fb pixel

Log In

Reset Password

Writing the Pine

Washington: best player at the national tournament


Their shooters were missing. Their defense was reaching. — Their confidence was plummeting. But in the eye of the hurricane stood — Southern Oregon's rock of consistency.

That, of course, was Shea Washington, who hasn't just — been the best player for the Raiders at the NAIA Division II National — Championships, he's been the best player in the tournament. That was the — consensus Friday morning, when Washington scored big bucket after big — bucket to help SOU overcome a seven-point second-half deficit and beat — Newman (Kan.) in the second round.

The supremely athletic 6-foot-7, 220-pound junior forward — has done it all for SOU in the first two rounds, almost single-handedly — catapulting the Raiders into the national quarterfinals. Washington's — two scoring performances - 30 against St. Ambrose and 27 against Newman — - are the top two in the tournament so far, and he's also averaging 10 — rebounds per game. All this despite the fact that he's clearly a marked — man.

Teams that normally play man-to-man defense are zoning — up against the Raiders. The idea: limit Washington. The result: more Washington. — It's not working. Nothing's is, actually. Part of that is SOU's execution — - the Raiders are getting the ball in to the big guy on almost every crucial — possession - but most of it is Washington.

It may turn out that he's simply too big, too strong and — too good for anybody at the NAIA D-II level.

Folks, it's time to start scouring Orbitz.com for plane — tickets. This could be fun - maybe even special.

Deadly weapon

The Washington factor is all-consuming. Having that kind — of weapon has afforded SOU the luxury of knowing exactly what to expect — from opposing defenses.

"Oh, they'll zone us," SOU head coach Brian McDermott — said prior to Friday's game. "It's just like St. Ambrose - we didn't see — any possessions of zone on the two tapes that we had and then they started — it against us. (Washington) is just scaring people to death, and last — night didn't help."

Sure enough, the Jets did come out in a zone. The strategy — backfired initially - SOU took a 10-point lead in the first half. Newman — switched back to man and nearly pulled off the upset before guess who — saved the Raiders' day and season.

The comeback

Speaking of the Newman game: Whoa! Those who have followed — the Raiders closely this season know they've made some clutch plays to — win some big ball games, but nothing like this. SOU was down 54-47 on — the road - I know it's technically a neutral site, but Raider fans were — outnumbered two-to-one, easy - and fought back possession by possession — to grind out the biggest win in the program's 98-year history.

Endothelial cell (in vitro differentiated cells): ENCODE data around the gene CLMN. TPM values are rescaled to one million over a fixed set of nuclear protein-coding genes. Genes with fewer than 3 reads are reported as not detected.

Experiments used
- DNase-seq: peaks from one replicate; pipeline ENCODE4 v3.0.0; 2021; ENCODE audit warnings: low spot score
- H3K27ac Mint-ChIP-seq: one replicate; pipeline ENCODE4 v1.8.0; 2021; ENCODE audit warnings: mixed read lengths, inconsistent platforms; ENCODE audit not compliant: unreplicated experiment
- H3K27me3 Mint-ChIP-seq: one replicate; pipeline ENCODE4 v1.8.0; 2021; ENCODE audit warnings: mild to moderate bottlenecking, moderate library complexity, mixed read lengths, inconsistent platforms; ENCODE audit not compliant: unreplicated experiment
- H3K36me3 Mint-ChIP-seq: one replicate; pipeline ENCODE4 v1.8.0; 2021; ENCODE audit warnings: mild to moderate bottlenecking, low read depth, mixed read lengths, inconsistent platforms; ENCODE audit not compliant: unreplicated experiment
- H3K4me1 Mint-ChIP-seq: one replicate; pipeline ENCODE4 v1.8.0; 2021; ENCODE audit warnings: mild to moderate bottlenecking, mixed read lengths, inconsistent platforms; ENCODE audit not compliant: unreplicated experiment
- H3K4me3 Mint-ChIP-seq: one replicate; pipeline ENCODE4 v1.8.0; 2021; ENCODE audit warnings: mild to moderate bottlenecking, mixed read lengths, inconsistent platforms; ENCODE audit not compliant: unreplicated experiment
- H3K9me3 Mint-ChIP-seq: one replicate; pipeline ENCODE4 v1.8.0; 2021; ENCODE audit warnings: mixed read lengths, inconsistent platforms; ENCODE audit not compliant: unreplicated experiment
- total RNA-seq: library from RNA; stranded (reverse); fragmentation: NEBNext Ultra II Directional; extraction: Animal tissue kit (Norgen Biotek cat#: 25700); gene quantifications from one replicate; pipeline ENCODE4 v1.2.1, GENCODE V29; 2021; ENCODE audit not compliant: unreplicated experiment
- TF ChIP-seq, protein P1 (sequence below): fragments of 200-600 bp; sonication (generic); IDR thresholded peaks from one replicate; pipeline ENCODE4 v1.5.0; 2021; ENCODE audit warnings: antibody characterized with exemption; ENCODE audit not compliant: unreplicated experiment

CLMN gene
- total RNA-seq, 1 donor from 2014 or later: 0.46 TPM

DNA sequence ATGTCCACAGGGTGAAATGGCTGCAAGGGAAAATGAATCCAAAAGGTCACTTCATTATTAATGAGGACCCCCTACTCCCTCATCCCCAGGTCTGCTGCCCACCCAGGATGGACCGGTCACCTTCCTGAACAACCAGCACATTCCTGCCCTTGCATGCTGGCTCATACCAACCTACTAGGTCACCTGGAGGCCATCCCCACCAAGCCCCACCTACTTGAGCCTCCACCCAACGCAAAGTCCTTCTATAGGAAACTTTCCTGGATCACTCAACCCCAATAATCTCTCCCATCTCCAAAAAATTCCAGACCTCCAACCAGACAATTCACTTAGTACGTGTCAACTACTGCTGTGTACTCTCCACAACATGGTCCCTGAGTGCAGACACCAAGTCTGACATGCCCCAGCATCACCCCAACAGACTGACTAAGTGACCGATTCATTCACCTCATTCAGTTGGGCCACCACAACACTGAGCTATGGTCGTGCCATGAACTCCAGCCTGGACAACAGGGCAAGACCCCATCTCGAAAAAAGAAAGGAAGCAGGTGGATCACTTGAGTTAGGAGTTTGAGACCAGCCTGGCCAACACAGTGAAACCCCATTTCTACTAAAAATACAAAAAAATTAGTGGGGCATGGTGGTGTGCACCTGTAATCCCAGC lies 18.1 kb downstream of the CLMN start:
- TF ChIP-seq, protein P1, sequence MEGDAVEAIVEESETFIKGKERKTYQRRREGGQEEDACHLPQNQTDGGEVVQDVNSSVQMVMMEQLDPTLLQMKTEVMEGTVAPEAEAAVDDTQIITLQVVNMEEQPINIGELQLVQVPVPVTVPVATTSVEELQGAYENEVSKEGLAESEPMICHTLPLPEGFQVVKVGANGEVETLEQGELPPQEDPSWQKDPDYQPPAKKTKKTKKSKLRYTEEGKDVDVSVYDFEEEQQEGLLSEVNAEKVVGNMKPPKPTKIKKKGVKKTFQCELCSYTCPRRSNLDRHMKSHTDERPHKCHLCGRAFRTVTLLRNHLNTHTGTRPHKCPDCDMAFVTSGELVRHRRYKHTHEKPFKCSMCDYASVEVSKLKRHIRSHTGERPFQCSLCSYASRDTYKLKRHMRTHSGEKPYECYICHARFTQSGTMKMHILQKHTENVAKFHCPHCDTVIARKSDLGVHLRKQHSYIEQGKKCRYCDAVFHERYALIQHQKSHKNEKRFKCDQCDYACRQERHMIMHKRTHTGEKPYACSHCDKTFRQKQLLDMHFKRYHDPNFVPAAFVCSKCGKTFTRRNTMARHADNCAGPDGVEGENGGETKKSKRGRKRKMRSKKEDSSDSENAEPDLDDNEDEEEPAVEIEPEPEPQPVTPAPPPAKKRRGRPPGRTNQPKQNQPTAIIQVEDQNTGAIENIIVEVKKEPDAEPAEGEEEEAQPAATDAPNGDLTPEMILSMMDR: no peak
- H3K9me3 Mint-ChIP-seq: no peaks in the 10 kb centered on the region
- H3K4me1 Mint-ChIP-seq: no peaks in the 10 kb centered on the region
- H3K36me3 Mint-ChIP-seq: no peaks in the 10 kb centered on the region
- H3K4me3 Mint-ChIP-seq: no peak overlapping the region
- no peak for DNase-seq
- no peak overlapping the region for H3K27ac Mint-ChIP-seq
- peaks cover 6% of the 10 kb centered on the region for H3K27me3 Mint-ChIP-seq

Washington wasn't the only hero, although he did make — the two biggest plays of the game - a 3-pointer with 2:50 left that gave — the Raiders the lead for good, and a resounding breakaway dunk that immediately — followed his own rebound tip out (it helps when your best post player — can outrun opposing guards).

There were other big, non-Washington plays: junior point — guard Steve Farley swished two free throws with 3.2 seconds left to give — SOU a three-point lead; junior forward Ryan Gabel hit Washington with — a beautiful lead pass that led to the aforementioned slam, and earlier — converted a three-point play with 4:47 left; and junior center Jeff Williams — pulled down a team-high nine boards to makeup for a horrific 1-for-8 shooting — performance.

But Washington deserves most of the credit. He scored — 18 of SOU's 34 second-half points and did it efficiently, hitting 9 of — 14 field goals and 8 of 8 free throws.

"Our guys know that our primary option in everything that — we do is Shea," McDermott said. "When it got down to the end, Shea was — asking for it and we were getting it to him. I guess you can call that — execution."

Soon enough, it may turn out to be championship-quality — execution. Better get those tickets.

Sports editor can be reached at 482-3456 ext. — 3020 or joe.zavala@dailytidings.com